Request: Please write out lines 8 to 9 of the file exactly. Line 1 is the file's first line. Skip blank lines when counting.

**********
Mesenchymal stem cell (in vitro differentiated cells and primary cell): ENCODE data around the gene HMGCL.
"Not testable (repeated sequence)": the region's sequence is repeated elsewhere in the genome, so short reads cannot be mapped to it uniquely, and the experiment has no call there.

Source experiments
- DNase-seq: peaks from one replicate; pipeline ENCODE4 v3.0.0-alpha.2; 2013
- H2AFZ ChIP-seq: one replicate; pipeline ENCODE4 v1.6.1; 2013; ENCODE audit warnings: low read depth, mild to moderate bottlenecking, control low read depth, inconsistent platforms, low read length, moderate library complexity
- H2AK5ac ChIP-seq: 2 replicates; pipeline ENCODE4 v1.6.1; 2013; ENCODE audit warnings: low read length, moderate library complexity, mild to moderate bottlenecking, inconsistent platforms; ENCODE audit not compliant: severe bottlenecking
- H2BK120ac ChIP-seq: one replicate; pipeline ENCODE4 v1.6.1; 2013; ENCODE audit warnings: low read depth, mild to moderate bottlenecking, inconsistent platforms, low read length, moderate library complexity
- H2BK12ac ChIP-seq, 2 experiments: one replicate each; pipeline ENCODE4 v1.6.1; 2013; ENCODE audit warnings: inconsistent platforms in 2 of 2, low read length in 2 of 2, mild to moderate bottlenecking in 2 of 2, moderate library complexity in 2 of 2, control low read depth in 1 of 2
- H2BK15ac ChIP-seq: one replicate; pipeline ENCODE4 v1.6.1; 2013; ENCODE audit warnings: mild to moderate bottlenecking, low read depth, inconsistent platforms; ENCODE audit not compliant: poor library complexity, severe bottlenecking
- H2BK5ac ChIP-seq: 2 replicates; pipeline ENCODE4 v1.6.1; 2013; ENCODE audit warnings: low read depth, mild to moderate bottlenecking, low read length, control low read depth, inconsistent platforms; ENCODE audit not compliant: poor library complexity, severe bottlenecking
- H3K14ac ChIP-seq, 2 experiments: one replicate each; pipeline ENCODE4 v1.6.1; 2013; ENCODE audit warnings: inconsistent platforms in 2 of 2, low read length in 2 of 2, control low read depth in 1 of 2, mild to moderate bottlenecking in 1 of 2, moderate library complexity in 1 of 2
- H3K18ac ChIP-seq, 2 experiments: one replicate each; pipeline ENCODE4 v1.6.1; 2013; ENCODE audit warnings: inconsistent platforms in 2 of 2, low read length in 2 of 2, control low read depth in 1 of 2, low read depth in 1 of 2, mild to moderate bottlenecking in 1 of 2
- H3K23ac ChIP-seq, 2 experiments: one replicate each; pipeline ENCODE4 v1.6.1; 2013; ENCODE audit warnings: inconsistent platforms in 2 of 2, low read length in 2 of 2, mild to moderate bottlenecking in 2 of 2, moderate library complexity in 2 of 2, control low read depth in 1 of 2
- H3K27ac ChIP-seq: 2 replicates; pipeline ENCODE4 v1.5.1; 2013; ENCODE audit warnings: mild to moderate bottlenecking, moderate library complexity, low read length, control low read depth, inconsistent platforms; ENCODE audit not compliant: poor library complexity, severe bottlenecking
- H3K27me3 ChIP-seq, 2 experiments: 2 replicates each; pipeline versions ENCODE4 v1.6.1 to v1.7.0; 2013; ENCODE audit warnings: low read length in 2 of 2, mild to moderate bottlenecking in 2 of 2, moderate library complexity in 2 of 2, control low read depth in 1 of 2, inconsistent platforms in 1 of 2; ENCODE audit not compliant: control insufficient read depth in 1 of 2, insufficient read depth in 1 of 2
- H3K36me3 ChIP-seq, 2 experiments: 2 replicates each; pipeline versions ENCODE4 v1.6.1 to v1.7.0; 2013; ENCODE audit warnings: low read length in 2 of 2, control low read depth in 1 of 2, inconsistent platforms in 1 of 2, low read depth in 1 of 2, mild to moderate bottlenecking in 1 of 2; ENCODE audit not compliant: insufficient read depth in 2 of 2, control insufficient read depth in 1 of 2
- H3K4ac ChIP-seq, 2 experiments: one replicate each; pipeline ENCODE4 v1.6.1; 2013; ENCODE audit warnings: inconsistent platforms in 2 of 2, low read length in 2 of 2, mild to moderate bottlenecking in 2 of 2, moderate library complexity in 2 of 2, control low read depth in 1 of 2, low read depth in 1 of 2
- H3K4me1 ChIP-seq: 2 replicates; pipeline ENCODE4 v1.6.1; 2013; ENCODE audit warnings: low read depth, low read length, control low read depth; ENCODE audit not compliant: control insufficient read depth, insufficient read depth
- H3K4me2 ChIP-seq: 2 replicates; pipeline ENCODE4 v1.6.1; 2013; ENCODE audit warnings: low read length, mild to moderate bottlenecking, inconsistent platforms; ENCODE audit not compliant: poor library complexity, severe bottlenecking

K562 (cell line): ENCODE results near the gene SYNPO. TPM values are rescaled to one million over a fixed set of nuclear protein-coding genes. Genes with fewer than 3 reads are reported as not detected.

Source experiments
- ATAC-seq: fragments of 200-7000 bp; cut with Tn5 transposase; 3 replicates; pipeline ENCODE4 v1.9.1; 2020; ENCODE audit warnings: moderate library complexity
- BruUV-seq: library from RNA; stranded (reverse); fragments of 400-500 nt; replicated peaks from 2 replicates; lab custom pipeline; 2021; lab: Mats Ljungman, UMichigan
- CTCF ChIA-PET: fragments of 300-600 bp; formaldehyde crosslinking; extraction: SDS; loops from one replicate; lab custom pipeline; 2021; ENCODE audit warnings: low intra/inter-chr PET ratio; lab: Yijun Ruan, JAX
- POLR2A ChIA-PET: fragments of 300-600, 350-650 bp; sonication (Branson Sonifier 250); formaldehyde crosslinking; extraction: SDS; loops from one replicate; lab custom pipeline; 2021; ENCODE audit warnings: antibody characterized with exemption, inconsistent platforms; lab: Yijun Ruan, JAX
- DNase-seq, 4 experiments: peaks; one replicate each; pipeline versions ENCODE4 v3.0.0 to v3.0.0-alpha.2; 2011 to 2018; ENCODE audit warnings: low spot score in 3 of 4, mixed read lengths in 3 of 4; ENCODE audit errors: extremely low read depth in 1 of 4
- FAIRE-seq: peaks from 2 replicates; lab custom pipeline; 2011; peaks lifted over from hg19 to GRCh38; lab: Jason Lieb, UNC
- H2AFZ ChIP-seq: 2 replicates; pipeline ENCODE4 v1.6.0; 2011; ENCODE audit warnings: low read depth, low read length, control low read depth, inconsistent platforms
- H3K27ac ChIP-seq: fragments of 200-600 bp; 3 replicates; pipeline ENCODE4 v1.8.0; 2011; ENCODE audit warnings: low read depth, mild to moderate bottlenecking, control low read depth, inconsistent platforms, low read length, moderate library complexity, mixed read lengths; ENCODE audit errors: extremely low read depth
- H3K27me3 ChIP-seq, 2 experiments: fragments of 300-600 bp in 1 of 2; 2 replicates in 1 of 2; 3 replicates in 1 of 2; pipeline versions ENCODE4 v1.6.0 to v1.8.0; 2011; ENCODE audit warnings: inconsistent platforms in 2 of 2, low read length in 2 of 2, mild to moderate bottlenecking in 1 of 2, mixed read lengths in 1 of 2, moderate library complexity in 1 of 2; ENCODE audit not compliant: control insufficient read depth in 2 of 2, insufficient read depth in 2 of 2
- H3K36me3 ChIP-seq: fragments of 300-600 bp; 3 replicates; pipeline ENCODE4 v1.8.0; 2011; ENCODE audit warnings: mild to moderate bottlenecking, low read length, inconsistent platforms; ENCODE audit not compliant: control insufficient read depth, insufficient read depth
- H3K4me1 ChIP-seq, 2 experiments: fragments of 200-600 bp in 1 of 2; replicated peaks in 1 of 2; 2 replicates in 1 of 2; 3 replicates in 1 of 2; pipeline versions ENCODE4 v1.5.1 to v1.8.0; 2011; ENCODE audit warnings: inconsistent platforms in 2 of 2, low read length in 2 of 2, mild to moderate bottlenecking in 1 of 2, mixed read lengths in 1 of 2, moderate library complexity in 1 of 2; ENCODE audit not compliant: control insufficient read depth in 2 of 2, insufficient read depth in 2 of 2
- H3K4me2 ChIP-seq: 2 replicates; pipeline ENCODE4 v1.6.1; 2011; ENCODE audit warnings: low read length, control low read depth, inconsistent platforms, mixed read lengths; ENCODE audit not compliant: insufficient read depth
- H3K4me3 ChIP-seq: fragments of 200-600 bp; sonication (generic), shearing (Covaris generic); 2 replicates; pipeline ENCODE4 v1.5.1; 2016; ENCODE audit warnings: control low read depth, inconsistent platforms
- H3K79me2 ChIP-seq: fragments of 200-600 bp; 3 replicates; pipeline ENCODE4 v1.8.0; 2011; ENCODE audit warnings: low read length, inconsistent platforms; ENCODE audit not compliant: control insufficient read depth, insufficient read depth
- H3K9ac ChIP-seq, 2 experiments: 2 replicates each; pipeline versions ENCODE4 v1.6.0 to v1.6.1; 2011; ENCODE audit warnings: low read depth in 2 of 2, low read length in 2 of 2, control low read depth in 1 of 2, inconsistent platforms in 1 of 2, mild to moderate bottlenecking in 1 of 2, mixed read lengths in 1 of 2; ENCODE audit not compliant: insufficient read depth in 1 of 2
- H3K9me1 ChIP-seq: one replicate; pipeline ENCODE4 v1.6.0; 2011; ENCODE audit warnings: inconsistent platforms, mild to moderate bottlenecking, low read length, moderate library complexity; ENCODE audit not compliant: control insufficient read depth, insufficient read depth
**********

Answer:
- H2BK12ac ChIP-seq, 2 experiments: one replicate each; pipeline ENCODE4 v1.6.1; 2013; ENCODE audit warnings: inconsistent platforms in 2 of 2, low read length in 2 of 2, mild to moderate bottlenecking in 2 of 2, moderate library complexity in 2 of 2, control low read depth in 1 of 2
- H2BK15ac ChIP-seq: one replicate; pipeline ENCODE4 v1.6.1; 2013; ENCODE audit warnings: mild to moderate bottlenecking, low read depth, inconsistent platforms; ENCODE audit not compliant: poor library complexity, severe bottlenecking